The glycosylation profile of the IgG antibody’s Fc fragment, particularly the absence of core fucosylation, which is normally present in all IgG, is known to be essential for Fc receptor-mediated activity [
      • Ferrara C.
      • Grau S.
      • Jager C.
      • Sondermann P.
      • Brunker P.
      • Waldhauer I.
      • et al.
      Unique carbohydrate-carbohydrate interactions are required for high affinity binding between FcgammaRIII and antibodies lacking core fucose.
      ,
      • Shibata-Koyama M.
      • Iida S.
      • Misaka H.
      • Mori K.
      • Yano K.
      • Shitara K.
      • et al.
      Nonfucosylated rituximab potentiates human neutrophil phagocytosis through its high binding for FcgammaRIIIb and MHC class II expression on the phagocytotic neutrophils.
      ,
      • Shields R.L.
      • Lai J.
      • Keck R.
      • O’Connell L.Y.
      • Hong K.
      • Meng Y.G.
      • et al.
      Lack of fucose on human IgG1 N-linked oligosaccharide improves binding to human Fcgamma RIII and antibody-dependent cellular toxicity.
      ]. Kapur et al. have recently demonstrated that HPA-1a IgG antibodies in immunized women have very low levels of fucose as compared with total IgG. Similarly, in RhD-immunized women, the IgG antibodies against the RhD antigen have also low levels of fucose, which is also reflected in the polyclonal prophylactic anti-D drug products [
      • Kapur R.
      • Della Valle L.
      • Verhagen O.J.
      • Hipgrave Ederveen A.
      • Ligthart P.
      • de Haas M.
      • et al.
      Prophylactic anti-D preparations display variable decreases in Fc-fucosylation of anti-D.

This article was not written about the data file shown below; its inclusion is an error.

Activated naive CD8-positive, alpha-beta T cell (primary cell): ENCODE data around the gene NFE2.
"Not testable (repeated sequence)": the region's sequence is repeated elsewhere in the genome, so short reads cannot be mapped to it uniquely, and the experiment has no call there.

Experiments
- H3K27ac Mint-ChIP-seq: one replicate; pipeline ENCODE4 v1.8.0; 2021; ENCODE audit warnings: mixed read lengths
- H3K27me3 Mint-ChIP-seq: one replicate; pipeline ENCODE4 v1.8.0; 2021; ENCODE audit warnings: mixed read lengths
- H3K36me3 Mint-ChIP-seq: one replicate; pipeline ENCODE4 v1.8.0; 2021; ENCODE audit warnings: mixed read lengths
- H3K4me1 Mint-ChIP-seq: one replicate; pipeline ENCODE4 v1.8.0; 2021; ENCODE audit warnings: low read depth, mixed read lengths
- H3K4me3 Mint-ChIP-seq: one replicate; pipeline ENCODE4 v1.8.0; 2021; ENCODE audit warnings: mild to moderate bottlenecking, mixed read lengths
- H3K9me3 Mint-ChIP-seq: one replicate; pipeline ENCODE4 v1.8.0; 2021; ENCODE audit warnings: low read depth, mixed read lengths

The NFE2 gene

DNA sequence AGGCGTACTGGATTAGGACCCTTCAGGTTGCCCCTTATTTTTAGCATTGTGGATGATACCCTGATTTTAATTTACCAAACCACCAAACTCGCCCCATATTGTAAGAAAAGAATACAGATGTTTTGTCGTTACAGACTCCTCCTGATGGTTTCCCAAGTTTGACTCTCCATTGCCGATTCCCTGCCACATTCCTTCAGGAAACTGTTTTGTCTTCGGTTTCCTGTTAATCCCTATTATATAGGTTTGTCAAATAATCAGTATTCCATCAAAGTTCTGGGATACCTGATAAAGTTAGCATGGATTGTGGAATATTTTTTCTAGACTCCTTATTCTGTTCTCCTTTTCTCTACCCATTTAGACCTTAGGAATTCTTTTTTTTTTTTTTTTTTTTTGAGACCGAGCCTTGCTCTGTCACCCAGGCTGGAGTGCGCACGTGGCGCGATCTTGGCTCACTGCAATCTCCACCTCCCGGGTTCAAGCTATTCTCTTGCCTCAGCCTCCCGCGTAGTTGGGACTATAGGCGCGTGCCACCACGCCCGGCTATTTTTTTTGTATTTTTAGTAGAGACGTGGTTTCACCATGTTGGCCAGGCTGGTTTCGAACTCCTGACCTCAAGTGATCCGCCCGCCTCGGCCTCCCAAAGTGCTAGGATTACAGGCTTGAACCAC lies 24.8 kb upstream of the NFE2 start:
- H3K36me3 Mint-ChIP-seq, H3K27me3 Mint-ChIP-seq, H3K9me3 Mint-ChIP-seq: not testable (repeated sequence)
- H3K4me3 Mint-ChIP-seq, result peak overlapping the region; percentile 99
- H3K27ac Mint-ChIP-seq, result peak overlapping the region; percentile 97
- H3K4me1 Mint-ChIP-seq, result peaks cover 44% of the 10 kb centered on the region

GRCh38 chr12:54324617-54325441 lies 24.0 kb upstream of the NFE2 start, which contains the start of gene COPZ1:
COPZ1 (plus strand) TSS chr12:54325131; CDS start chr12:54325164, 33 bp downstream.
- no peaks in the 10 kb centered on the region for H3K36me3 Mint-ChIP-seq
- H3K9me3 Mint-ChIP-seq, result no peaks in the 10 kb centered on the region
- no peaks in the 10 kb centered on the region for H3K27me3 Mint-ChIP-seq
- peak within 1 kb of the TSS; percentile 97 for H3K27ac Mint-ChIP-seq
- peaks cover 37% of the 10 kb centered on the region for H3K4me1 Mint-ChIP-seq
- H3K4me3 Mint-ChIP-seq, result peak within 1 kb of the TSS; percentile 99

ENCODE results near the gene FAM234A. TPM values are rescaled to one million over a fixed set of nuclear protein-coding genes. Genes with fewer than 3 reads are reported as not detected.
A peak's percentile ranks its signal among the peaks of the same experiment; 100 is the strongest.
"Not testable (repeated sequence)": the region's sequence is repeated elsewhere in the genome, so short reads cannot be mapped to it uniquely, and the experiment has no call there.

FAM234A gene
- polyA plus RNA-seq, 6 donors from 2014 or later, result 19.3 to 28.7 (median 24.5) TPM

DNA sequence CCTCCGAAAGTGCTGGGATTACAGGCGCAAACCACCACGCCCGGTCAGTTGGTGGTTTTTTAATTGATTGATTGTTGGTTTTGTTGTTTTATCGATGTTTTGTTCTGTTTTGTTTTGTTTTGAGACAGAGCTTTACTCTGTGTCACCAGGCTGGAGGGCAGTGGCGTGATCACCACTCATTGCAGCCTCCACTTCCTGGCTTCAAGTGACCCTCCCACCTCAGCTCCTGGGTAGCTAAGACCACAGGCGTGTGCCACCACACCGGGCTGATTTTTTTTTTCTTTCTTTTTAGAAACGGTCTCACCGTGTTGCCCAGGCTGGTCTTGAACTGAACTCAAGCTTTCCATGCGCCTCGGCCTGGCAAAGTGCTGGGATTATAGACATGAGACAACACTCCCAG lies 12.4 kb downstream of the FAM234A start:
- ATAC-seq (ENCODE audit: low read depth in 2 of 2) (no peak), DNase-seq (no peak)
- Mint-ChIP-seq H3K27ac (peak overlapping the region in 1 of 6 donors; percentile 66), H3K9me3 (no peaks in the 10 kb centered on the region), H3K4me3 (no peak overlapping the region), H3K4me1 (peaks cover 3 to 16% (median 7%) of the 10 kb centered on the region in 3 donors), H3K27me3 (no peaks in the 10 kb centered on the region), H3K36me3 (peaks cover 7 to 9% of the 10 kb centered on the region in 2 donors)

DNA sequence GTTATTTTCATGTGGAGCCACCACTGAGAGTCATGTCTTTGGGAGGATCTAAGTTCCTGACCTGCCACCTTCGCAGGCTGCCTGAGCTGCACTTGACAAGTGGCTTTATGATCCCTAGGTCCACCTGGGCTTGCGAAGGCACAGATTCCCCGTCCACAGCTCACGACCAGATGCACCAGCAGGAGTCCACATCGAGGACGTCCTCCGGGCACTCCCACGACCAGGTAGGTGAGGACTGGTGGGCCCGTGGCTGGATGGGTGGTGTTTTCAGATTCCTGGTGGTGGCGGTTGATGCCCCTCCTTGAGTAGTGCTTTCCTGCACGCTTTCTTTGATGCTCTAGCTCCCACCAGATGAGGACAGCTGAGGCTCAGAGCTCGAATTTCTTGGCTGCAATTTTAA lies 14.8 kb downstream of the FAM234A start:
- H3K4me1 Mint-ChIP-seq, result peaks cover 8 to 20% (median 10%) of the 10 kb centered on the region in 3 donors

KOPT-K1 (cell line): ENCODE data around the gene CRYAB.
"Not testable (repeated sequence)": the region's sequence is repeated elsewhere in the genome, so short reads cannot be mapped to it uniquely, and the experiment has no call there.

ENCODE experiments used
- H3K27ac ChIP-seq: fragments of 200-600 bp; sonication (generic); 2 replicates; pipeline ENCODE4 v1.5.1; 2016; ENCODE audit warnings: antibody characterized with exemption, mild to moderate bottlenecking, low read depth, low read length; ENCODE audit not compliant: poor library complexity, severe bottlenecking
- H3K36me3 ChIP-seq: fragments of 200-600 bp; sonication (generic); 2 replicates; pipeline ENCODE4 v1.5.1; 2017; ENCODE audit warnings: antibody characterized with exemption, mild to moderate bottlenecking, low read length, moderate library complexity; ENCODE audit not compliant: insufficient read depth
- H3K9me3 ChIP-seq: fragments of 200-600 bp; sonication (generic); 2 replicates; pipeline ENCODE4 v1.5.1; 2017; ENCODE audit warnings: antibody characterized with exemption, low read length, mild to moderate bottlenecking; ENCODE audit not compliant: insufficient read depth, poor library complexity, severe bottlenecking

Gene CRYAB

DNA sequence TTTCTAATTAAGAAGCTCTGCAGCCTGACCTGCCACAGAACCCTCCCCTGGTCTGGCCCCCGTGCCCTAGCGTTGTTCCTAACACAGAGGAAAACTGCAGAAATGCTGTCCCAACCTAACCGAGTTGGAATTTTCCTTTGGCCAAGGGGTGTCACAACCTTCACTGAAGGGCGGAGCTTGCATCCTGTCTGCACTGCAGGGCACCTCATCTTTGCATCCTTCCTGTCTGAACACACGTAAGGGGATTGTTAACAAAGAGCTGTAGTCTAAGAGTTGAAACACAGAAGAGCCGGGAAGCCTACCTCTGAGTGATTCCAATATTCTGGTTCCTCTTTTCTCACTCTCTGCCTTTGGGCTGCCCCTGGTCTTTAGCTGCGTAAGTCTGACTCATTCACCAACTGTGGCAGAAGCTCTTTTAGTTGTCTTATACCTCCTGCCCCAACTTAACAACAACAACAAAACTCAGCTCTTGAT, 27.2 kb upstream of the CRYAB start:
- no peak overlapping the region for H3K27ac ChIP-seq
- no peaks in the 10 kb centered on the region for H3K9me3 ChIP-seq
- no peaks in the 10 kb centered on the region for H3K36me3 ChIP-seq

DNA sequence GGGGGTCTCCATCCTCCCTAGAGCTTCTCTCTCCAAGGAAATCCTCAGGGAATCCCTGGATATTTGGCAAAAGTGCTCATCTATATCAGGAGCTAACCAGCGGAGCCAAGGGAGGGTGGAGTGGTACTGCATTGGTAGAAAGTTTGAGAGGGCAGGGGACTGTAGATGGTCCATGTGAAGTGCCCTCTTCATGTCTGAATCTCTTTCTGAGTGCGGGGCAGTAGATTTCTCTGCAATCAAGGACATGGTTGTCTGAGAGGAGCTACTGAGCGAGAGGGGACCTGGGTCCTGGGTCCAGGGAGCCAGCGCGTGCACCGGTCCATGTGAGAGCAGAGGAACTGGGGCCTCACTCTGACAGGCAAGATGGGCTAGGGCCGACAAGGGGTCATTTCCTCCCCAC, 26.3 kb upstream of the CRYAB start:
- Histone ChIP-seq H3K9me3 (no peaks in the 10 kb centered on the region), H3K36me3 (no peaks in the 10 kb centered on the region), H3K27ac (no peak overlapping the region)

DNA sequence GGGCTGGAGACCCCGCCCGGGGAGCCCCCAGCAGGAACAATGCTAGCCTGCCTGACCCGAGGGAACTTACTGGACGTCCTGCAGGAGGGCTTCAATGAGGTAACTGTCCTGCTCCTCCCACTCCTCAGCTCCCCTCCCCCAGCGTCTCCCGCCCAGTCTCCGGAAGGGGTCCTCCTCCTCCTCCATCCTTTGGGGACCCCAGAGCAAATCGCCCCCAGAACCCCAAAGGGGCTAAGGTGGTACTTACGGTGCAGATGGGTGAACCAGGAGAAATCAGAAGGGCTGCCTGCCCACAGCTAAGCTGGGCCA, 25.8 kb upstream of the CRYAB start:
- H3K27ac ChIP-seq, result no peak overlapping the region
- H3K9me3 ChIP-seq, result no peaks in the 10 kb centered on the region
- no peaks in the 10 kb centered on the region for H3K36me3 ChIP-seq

,
      • Kapur R.
      • Della Valle L.
      • Sonneveld M.
      • Hipgrave Ederveen A.
      • Visser R.
      • Ligthart P.
      • et al.
      Low anti-RhD IgG-Fc-fucosylation in pregnancy: a new variable predicting severity in haemolytic disease of the fetus and newborn.
      ,
      • Kapur R.
      • Kustiawan I.
      • Vestrheim A.
      • Koeleman C.A.
      • Visser R.
      • Einarsdottir H.K.
      • et al.
      A prominent lack of IgG1-Fc fucosylation of platelet alloantibodies in pregnancy.
      ]. The level of anti-HPA-1a IgG1 fucosylation in FNAIT pregnancies has been shown to be associated with the platelet counts in the new-born [
      • Kapur R.
      • Kustiawan I.
      • Vestrheim A.
      • Koeleman C.A.
      • Visser R.
      • Einarsdottir H.K.
      • et al.
      A prominent lack of IgG1-Fc fucosylation of platelet alloantibodies in pregnancy.
      ]. A follow-up study showed that this alteration in fucosylation of anti-HPA-1a seems to occur early in the immune response (first/second pregnancy) and then be extremely stable over time [
      • Sonneveld M.E.
      • Natunen S.
      • Sainio S.
      • Koeleman C.A.
      • Holst S.
      • Dekkers G.
      • et al.
      Glycosylation pattern of anti-platelet IgG is stable during pregnancy and predicts clinical outcome in alloimmune thrombocytopenia.
      ].
      The glycosylation profiles of the donors from HPA-1a-immunized women were investigated (both EU and US donors), and we found no differences in fucosylation patterns between anti-HPA-1a IgG1 isolated from donors identified by screening (unknown FNAIT history) compared to anti-HPA-1a isolated from donors who have given birth to children with clinical bleeding symptoms (FNAIT mothers). Both groups had a decreased fucosylation in the total IgG (84 %) compared to the healthy population (94 %) (Table 1).